Preparing your child for schoolPPreparing your child for schoolPreparing your child for schoolEnglishRespiratoryChild (0-12 years);Teen (13-18 years)Lungs;TracheaRespiratory systemNon-drug treatment;Support, services and resourcesCaregivers Adult (19+) Hospital healthcare providersNA2017-06-29T04:00:00ZReshma Amin, MD, FRCPC, MSc;Faiza Syed, BHSc, RRT;Tuyen Tran, RRT000Flat ContentHealth A-Z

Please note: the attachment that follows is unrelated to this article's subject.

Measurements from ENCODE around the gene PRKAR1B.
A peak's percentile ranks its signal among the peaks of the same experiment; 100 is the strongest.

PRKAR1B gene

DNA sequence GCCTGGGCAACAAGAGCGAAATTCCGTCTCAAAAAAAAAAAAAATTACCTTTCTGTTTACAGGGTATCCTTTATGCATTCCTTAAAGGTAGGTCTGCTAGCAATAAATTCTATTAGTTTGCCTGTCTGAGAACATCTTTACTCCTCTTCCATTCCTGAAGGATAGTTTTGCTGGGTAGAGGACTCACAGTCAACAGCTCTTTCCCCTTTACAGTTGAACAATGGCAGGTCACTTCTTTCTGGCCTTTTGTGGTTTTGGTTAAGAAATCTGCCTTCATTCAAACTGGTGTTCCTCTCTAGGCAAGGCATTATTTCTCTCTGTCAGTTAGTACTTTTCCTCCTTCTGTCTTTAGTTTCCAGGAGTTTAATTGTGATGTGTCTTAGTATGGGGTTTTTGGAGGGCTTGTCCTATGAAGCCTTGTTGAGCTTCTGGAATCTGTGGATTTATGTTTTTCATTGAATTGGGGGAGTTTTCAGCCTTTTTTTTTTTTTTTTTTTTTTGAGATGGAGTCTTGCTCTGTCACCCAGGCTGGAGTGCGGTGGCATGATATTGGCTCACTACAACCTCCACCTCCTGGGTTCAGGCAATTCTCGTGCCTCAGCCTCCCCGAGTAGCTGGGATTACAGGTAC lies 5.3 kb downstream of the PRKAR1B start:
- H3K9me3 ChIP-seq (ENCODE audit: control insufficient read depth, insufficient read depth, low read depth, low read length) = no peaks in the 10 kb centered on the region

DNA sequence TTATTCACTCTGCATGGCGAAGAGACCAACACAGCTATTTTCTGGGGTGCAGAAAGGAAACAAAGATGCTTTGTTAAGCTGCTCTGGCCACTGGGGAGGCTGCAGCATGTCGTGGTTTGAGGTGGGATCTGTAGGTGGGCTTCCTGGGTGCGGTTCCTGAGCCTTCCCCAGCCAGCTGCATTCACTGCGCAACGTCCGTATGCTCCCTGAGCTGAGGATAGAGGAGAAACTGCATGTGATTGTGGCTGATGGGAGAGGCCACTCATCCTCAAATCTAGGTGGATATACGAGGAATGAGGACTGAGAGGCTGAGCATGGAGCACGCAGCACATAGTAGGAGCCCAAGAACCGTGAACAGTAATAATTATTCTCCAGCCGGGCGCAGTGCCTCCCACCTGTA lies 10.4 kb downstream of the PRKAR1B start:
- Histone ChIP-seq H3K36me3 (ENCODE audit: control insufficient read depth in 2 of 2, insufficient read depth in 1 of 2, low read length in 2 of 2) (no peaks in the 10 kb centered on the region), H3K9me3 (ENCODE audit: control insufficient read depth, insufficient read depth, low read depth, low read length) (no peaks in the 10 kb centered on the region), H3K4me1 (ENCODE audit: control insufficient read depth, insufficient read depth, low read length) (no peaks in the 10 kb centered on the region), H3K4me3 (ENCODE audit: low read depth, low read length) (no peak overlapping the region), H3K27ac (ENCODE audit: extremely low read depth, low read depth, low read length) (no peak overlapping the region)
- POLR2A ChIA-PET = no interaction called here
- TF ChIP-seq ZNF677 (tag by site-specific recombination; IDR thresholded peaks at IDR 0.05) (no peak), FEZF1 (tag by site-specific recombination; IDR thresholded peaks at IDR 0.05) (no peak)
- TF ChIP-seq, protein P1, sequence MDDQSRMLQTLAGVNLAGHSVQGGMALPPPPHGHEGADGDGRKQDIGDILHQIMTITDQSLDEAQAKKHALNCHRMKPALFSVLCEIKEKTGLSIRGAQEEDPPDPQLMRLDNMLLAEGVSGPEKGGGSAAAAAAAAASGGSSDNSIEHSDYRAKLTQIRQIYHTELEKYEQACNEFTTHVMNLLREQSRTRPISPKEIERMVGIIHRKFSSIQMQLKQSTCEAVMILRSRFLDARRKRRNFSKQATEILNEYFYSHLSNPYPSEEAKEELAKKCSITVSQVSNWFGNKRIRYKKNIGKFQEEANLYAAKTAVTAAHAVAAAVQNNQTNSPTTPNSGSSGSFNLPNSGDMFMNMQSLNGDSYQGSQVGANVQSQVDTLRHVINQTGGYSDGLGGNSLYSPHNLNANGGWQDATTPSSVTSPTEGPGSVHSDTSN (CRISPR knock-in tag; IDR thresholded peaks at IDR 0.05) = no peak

Preparing your child for school2971.00000000000Preparing your child for schoolPreparing your child for schoolPEnglishRespiratoryChild (0-12 years);Teen (13-18 years)Lungs;TracheaRespiratory systemNon-drug treatment;Support, services and resourcesCaregivers Adult (19+) Hospital healthcare providersNA2017-06-29T04:00:00ZReshma Amin, MD, FRCPC, MSc;Faiza Syed, BHSc, RRT;Tuyen Tran, RRT000Flat ContentHealth A-Z<h2>What should I consider when preparing to send my child to school?</h2><p>Going to school is an important opportunity for your child to learn, make friends and spend time outside the home. You can do some important preparations to make sure your child's school environment is safe and accessible.</p><h3>Mobility</h3><p>When considering schools for your child to attend, always ask about accessibility and mobility. For example:</p><ul><li>"Are all of the classes on one floor or on multiple floors?"</li><li>"Are there elevators and is the school wheelchair-accessible?"</li><li>"If your child needs help with going to the bathroom, are washrooms near your child's classrooms and do they have enough space to accommodate your child’s needs?"<br></li></ul><h3>Nursing</h3><p>Children attending kindergarten through grade 12, who under age 18 years, are eligible for nursing provided by the Community Care Access Centre (CCAC). These nursing hours are in addition to the nursing support your child receives at home. Speak to your CCAC manager for more information.</p><h3>Allied health services</h3><p>Many children are eligible for allied health services (for example physiotherapy, occupational therapy) at school. Check with the school as well as your Community Care Access Centre manager for more information.</p><h3>Contact information</h3><p>It is important to identify the key contact people at your child's school. Usually, key contact people include the principal, you child’s teacher and any allied health professionals. Record these people’s names and numbers where you can always easily access them.</p><p> <em>Example</em></p><table class="akh-table"><thead><tr><th><strong>My child's teacher</strong></th></tr></thead><tbody><tr><td>Name:</td></tr><tr><td>Phone:</td></tr></tbody></table> <h2>What equipment does my child need at school?</h2><p>Your child may attend school for a few hours, half a day or even a full day, so they need all the equipment they would use during that period of time. It is also important to have extra supplies on hand in case they are needed.</p><p>Your child's healthcare team will review with you the equipment that your child needs to bring to school every day. Below is a sample list of equipment, but note that your child may need other equipment, which would be added to this list.</p><h3>Equipment checklist for school</h3><ul><li> <a href="/Article?contentid=2937&language=English">Ventilator</a>, <a href="/Article?contentid=2942&language=English">circuit</a>, power source, inline <a href="/Article?contentid=2922&language=English">heat and moisture exchanger</a></li><li>Back-up battery for the ventilator in case of a power failure</li><li> <a href="/Article?contentid=2944&language=English">Manual resuscitation bag</a> (with face mask)</li><li> <a href="/Article?contentid=2917&language=English">Emergency tracheostomy kit</a></li><li> <a href="/Article?contentid=2962&language=English">Oximeter</a></li><li> <a href="/Article?contentid=2928&language=English">Suction machine</a>, suction tubing and suction adjuncts</li><li> <a href="/Article?contentid=2951&language=English">Medications</a></li><li> <a href="/Article?contentid=2958&language=English">Oxygen (if needed)</a></li><li> <a href="">G tube supplies and feeds</a> (if needed)</li></ul><h2>How should I prepare for possible emergencies at school?</h2><p>Emergencies can happen anywhere, including at school. It is important to have a <a href="/Article?contentid=2956&language=English">plan in place at your child's school in case of an emergency​</a>.</p><ol><li>Make sure the school has the contact numbers for at least two family caregivers (including home, cell and work numbers for each caregiver, if applicable). Prioritize the numbers so the school knows who to call first in an emergency.</li><li>Be aware of the hospital emergency department that is closest to your child's school. This may or may not be the same as the one closest to your home.</li><li>Make sure your child always has all the medical equipment they need at school as well as any equipment they would need in an emergency. Your healthcare team will work with you to make a list of the equipment that your child needs at school.</li><li>Have a <a href="/Article?contentid=2957&language=English">plan if there is a power failure</a> at school.<br></li></ol><p></p> <a class="btn btn-primary" href="">Return to trach-vent learning hub</a>Preparing your child for schoolTrue

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